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John Cuthber

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Everything posted by John Cuthber

  1. No, there are roughly 100 strikes a second across the whole earth so it's an average power. It is sustained practically indefinitely. (Did you think lightning strikes lasted a whole second?) If the used power is only half the installed power it hardly matters. Ther's still no point looking at lightning to solve the energy crisis. (I should probably add that those figures are a few years out of date.)
  2. I'm pretty sure that chlorine is a stronger oxidant than sulphur so that reaction is, if anything, less likely than H2S blackening PbCL2. Burning octane isn't a reaction, it's lots, probably hundreds of reactions. Each of them IS reversible. Did you imagine that there was some sort of concerted attack by a dozen or so oxygen molecules? Every step in the free radical chain reactions that occur in burning octane is reversible. Getting the whole sequence to run backwards is energetically possible but entropically disfavoured.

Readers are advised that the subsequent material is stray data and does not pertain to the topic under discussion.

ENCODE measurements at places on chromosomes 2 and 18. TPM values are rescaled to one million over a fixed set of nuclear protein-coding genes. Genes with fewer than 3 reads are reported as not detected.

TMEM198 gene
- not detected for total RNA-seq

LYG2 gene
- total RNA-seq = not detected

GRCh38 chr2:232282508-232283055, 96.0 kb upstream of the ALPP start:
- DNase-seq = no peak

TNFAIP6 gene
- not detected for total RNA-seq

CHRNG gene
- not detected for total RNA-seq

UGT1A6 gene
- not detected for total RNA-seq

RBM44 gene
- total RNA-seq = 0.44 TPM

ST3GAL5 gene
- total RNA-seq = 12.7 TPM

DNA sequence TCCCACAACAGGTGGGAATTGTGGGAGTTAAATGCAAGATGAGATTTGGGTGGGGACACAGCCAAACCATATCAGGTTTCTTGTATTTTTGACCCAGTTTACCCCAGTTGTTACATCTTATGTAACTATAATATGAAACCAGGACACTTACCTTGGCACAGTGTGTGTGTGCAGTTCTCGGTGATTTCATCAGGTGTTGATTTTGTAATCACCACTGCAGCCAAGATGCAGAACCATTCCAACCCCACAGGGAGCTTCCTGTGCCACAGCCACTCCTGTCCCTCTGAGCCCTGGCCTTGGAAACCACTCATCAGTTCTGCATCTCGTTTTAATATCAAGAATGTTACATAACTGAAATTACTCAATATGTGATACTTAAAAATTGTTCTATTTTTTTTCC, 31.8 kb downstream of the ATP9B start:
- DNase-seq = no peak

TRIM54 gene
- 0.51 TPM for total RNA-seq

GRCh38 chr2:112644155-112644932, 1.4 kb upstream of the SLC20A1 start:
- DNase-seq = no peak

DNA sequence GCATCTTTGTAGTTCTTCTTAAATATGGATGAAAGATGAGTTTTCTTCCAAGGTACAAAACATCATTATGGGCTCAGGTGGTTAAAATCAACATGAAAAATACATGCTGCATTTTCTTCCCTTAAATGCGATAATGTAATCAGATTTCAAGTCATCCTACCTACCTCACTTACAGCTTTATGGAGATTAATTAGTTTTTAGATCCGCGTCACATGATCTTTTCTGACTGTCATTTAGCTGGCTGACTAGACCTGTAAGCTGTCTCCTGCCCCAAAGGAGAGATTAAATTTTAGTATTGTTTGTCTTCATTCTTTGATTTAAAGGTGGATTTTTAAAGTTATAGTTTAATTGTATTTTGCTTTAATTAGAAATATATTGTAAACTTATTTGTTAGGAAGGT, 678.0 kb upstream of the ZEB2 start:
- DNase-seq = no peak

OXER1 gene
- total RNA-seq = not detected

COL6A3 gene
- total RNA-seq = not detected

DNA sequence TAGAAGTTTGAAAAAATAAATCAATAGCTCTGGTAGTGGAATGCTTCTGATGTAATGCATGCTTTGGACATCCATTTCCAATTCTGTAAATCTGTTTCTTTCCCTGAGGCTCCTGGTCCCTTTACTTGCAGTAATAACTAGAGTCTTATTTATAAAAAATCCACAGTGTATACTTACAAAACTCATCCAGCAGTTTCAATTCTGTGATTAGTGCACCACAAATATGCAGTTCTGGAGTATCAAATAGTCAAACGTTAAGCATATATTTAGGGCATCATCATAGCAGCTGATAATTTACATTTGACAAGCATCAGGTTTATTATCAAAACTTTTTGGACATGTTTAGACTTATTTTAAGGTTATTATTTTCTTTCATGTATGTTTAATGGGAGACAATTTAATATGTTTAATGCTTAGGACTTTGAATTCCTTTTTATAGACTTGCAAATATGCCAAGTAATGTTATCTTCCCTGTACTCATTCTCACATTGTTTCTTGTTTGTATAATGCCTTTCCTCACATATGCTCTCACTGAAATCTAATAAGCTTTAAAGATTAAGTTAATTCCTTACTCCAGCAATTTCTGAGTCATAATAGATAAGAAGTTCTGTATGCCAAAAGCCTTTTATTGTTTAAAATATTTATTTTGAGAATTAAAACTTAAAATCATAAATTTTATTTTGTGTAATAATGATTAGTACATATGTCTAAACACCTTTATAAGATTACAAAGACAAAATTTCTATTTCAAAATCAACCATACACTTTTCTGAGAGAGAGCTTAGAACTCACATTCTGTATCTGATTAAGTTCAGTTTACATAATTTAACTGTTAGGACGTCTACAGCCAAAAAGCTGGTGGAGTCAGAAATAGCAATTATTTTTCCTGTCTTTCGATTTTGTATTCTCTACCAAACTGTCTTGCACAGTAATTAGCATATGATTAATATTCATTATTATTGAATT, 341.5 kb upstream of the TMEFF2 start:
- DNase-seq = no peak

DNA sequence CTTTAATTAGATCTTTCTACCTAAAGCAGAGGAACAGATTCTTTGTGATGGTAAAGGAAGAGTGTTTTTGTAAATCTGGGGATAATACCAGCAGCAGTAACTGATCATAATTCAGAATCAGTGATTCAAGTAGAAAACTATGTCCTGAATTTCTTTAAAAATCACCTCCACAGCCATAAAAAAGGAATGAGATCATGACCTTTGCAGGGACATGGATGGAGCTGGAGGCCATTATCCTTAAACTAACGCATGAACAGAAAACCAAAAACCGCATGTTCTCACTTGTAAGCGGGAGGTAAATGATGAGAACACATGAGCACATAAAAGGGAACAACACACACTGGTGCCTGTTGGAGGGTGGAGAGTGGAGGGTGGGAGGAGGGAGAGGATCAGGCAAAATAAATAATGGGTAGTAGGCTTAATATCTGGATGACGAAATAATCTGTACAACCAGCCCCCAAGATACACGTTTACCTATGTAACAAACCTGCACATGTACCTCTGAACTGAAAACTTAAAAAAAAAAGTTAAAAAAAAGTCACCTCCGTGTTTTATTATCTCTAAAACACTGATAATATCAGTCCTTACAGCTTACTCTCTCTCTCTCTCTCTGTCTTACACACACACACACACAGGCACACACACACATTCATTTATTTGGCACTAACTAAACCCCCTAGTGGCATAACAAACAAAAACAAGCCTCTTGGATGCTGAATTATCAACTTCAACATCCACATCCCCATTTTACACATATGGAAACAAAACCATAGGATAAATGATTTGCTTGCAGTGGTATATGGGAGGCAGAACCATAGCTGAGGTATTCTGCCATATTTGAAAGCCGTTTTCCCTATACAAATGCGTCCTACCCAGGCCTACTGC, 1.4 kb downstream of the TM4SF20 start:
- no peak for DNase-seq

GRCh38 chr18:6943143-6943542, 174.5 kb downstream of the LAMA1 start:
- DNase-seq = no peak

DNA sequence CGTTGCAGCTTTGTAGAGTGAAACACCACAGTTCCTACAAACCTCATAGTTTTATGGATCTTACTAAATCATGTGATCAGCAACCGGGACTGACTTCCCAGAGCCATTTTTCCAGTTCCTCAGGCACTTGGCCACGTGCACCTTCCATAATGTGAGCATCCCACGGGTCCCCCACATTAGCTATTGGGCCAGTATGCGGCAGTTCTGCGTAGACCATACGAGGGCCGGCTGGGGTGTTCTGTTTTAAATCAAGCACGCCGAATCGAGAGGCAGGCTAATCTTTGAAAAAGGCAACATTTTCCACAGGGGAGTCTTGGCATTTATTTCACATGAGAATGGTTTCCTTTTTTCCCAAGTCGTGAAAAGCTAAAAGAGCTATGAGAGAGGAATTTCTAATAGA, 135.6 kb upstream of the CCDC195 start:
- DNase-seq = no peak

3. I think that the problem is that I don't understand some of the things there and I'm fluent in English. I think it's not a coincidence that they have marked with a §. Those phrases are certainly not standard English. For example, what does vegetal mean in "Related Coursework : Vegetal Improvement and Genetics of the Populations " I have some idea what "§ Analyses and interpretations of gel on the chromatograph " means but I'm not sure, I think a biochemist or molecular biologist would be able to help. Thigs like "§ Castration of corn § Dating of female flowering " will get throug